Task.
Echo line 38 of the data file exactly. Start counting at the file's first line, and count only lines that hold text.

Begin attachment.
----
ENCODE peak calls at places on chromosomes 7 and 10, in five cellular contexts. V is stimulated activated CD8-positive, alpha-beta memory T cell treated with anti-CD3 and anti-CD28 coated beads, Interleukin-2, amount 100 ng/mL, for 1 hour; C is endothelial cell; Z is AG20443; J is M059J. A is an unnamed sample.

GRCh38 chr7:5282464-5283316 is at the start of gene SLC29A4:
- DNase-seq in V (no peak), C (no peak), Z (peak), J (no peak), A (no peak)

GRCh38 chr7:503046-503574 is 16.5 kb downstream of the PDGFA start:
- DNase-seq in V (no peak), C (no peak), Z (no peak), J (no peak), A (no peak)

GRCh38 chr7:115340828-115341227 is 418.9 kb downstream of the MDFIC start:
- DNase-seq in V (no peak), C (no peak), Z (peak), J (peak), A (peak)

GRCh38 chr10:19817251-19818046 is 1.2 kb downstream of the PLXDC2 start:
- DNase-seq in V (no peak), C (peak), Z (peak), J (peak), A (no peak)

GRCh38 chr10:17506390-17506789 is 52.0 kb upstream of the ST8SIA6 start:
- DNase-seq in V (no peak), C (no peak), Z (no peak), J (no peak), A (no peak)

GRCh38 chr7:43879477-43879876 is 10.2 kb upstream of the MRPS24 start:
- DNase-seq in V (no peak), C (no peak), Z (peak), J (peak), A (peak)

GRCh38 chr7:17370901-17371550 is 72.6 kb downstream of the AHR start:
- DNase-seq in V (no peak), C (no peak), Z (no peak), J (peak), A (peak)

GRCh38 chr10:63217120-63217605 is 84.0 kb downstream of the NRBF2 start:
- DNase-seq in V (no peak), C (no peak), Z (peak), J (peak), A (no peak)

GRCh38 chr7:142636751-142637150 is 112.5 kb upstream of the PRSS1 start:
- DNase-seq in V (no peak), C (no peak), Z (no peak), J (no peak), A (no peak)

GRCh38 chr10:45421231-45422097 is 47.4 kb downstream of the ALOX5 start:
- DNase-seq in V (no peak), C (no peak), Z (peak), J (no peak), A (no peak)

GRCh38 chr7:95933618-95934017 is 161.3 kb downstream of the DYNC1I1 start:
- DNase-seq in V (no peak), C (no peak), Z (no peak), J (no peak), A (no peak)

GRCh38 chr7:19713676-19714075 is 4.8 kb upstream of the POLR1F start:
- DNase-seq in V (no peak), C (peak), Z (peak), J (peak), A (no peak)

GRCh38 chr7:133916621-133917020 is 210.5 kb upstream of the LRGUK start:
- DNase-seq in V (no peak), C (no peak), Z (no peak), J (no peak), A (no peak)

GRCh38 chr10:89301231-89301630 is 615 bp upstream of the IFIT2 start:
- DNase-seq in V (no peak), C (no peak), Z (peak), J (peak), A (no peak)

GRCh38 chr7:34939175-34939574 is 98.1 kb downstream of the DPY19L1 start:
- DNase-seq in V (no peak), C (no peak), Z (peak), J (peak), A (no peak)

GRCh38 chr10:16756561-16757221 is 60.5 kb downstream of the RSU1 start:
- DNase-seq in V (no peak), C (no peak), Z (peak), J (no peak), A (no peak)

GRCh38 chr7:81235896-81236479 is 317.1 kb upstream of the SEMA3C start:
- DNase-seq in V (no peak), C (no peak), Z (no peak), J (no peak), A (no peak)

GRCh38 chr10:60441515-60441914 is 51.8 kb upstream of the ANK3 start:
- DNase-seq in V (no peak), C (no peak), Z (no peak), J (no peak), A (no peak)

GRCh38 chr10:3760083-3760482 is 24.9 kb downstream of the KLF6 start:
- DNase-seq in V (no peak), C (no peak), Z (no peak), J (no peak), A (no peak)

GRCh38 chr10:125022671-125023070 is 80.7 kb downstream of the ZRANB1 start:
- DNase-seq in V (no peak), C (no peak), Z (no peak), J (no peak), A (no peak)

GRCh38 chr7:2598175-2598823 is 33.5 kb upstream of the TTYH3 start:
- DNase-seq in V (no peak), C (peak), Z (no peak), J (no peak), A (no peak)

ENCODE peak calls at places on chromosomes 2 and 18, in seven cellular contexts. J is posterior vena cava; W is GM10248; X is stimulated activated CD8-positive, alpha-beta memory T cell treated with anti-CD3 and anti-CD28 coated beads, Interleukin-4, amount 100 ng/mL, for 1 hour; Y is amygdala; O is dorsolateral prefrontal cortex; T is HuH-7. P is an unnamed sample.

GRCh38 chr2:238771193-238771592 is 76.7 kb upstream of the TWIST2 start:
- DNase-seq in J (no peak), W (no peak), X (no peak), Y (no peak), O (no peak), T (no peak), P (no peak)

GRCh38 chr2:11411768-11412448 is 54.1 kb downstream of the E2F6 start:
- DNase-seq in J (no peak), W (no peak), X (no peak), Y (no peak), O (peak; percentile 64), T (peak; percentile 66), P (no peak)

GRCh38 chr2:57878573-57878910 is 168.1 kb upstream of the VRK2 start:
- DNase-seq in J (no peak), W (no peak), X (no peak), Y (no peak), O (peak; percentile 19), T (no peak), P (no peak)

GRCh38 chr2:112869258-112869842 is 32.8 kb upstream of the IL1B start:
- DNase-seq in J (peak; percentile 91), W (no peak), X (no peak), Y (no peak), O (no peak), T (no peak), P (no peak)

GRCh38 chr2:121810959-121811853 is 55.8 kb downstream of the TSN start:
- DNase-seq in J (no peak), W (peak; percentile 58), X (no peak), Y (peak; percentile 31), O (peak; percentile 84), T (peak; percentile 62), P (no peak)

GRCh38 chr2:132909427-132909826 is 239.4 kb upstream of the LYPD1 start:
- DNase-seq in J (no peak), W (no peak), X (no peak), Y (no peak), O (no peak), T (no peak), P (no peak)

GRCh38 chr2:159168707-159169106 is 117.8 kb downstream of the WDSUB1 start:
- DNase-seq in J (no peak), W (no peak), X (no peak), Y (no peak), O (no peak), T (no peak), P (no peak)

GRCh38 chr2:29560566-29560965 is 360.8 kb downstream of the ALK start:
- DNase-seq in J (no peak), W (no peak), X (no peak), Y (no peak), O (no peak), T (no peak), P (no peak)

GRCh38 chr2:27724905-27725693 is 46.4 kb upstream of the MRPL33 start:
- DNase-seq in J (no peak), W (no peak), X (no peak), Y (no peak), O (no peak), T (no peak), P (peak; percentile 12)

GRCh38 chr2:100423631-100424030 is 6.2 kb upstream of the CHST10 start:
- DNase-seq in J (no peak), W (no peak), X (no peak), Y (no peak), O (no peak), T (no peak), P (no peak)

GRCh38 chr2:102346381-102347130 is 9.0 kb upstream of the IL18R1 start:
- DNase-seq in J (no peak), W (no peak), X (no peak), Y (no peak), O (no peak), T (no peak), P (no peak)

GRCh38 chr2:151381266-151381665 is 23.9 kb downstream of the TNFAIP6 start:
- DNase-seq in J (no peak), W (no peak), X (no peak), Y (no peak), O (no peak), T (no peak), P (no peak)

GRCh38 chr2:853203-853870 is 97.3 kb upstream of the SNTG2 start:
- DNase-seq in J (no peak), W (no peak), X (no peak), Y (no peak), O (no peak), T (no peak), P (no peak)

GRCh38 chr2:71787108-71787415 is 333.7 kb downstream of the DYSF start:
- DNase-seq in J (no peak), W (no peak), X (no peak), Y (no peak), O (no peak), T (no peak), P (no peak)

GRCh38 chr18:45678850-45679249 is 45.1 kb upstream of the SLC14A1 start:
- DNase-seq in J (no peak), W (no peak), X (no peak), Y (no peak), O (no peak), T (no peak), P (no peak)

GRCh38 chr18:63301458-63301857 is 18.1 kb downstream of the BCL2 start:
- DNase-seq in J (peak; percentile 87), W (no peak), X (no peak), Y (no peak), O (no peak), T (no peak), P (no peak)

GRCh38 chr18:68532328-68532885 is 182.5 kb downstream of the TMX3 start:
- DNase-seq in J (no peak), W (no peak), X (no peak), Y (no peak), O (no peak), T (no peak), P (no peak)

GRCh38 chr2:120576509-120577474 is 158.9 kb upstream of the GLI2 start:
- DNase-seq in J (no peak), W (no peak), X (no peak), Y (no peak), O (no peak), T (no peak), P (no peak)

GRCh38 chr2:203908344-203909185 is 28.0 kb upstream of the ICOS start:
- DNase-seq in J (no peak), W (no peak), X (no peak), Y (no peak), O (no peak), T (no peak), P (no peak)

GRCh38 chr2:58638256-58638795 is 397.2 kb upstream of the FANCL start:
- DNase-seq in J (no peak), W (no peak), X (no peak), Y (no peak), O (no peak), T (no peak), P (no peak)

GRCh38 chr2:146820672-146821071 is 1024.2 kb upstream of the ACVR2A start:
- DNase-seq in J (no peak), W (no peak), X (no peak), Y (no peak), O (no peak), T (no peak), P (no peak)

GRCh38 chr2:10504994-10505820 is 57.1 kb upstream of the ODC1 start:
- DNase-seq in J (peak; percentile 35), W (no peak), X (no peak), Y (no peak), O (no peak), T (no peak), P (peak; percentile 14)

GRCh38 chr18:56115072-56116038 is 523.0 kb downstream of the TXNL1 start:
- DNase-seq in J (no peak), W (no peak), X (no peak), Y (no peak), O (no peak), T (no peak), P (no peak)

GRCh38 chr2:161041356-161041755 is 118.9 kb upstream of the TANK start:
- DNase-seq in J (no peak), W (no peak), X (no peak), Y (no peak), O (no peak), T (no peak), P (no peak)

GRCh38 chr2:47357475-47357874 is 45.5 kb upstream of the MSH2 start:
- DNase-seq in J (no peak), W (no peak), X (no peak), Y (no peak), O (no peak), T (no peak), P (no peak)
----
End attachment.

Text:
GRCh38 chr10:3760083-3760482 is 24.9 kb downstream of the KLF6 start: